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UBC Theses and Dissertations

Using LiDAR to detect in-stream woods : a scaled approach Abalharth, Mahdi Hadi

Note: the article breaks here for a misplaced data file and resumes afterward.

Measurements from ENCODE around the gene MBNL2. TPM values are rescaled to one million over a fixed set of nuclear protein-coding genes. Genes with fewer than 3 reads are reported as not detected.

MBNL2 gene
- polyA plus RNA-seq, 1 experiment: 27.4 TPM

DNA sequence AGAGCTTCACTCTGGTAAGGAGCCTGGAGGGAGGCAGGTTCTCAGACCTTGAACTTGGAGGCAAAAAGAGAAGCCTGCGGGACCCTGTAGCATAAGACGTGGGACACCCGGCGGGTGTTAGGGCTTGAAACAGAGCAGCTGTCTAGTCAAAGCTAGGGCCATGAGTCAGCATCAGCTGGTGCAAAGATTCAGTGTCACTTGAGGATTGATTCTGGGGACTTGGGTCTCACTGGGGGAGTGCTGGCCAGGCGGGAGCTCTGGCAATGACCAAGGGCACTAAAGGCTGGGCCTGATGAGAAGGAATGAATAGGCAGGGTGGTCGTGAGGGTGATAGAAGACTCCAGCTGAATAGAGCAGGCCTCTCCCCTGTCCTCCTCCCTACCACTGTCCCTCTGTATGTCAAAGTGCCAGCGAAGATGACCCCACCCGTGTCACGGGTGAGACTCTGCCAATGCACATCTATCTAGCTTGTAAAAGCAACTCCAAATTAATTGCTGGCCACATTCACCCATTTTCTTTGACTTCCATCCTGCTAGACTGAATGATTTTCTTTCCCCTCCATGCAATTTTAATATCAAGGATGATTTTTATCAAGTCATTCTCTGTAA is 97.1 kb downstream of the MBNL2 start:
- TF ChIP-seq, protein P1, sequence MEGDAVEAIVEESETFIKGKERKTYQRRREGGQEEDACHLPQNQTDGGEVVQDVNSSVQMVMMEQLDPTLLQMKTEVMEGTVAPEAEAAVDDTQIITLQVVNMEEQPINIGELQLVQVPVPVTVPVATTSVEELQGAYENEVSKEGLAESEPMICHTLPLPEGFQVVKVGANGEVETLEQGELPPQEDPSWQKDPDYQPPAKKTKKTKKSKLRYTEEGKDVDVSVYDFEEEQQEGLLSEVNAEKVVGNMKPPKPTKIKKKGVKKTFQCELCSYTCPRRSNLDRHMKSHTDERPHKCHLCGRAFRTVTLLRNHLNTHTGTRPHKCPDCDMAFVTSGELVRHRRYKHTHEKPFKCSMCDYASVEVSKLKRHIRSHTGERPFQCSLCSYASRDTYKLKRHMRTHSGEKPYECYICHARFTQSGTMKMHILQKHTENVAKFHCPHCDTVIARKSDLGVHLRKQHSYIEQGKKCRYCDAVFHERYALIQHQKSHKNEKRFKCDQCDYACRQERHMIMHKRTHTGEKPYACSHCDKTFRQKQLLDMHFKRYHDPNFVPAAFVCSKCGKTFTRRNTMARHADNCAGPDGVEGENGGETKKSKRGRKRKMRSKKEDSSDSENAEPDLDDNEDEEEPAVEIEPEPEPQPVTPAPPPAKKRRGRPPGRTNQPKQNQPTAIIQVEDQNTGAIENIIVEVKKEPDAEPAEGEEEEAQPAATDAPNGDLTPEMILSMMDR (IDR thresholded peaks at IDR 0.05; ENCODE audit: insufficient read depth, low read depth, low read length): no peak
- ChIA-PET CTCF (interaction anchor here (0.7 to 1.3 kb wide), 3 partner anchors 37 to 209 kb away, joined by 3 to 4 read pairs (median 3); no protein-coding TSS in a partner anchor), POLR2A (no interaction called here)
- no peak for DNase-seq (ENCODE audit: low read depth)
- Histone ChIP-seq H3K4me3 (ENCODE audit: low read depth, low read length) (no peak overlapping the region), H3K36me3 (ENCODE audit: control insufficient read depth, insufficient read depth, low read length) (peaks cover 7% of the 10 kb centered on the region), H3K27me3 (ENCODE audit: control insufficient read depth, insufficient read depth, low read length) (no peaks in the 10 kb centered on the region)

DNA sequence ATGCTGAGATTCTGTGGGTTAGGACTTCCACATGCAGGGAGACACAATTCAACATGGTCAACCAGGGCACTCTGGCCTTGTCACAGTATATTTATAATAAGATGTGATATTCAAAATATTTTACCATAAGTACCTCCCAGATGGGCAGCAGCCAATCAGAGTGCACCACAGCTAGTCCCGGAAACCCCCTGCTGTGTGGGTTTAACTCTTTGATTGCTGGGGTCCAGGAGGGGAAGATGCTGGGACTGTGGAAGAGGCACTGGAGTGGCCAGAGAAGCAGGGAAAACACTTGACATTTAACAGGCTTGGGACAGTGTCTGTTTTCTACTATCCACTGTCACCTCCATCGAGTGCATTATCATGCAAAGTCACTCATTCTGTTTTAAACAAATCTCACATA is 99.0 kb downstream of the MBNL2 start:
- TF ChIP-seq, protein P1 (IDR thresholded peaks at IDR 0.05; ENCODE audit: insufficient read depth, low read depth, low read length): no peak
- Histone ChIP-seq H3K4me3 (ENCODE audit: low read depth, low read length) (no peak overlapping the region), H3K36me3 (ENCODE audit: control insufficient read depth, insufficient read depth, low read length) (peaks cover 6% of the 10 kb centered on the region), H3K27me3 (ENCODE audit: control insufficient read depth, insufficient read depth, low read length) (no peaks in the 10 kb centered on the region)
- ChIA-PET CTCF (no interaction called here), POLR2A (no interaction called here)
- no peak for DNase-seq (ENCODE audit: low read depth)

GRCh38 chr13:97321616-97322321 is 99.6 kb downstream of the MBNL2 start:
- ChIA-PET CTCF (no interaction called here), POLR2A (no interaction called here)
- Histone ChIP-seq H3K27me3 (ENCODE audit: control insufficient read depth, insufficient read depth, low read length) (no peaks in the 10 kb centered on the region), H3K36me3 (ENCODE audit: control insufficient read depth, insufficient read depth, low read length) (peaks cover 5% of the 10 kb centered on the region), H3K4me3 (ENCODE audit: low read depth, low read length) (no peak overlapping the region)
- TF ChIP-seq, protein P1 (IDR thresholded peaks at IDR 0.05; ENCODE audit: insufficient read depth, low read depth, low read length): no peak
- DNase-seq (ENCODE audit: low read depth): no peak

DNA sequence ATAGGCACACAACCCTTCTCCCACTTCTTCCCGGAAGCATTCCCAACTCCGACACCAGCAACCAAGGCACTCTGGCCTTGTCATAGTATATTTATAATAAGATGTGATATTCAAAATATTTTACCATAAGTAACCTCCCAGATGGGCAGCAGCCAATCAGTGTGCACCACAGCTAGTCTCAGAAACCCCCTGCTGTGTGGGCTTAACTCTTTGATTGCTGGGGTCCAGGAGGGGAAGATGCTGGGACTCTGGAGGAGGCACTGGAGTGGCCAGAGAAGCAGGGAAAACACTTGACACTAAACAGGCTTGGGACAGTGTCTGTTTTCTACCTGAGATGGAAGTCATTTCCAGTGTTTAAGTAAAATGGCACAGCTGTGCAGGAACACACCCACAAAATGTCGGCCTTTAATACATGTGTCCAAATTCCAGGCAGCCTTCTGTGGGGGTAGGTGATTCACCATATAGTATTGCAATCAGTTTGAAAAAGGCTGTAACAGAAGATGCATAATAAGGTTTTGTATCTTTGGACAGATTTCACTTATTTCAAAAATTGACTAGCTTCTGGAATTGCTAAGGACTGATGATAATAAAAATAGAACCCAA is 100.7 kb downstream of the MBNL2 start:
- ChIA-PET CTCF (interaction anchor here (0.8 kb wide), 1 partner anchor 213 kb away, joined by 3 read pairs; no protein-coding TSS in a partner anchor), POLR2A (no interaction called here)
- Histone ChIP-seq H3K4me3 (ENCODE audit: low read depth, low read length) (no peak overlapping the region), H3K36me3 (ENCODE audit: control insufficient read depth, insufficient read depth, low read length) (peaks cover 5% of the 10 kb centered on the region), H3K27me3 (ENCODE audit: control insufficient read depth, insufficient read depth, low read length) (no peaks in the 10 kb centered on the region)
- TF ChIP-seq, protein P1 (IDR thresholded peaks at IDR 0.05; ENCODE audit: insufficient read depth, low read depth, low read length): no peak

In-stream woods significantly influence watershed hydrology, flow regime, channel morphology and stability, and processes in streams. Consequently, in-stream woods play a major role in the existence and conservation of riparian and aquatic ecosystems. In this thesis, I attempt to detect and quantify LWD in stream channels using a remote sensing method, LiDAR, in conjunction with the traditional fieldwork. To the best of my knowledge, LiDAR-based analysis has not been used to study woods in stream channels. I, initially, attempted to re-apply advanced medical image processing and segmentation techniques on the LiDAR intensity images in order to confine the LiDAR terrain-based analysis to the stream channel networks, optimizing time and computing resources. The results exhibited significant image enhancement and accurate segmentation in certain regions; however, an automatic and a unified framework to delineate the stream channel networks, across different scales and spatial locations, is still required. LiDAR-based analysis demonstrated a more comprehensive solution for detecting in-stream woods in relation to the fieldwork through a high rate of commission and a low rate of omission. The filtered approach predicted the presence of 95% of fieldwork-reported in-stream woods, highlighting a 5% rate of omission, but with 25% rate of commission indicated by the identification of at least 15 new LWD locations that were not initially reported by the field crew. The non-filtered approach identified 87% of field-reported LWD, highlighting a 13% rate of omission and, similar to the filtered approach, a %25 rate of commission. Overall, the non-filtered and the filtered LiDAR showed fairly accurate predictions for in-stream woods’ dimensional measurements (length, width, and height) with respect to the field data. However, the filtered approach showed better dimension estimation of in-stream woods compared to the unfiltered LiDAR. Although a margin of error existed for fieldwork and LiDAR methods, a careful examination of orthophotos showed that LiDAR results were more accurate than the Laser Range Finder (LRF) used in the field.

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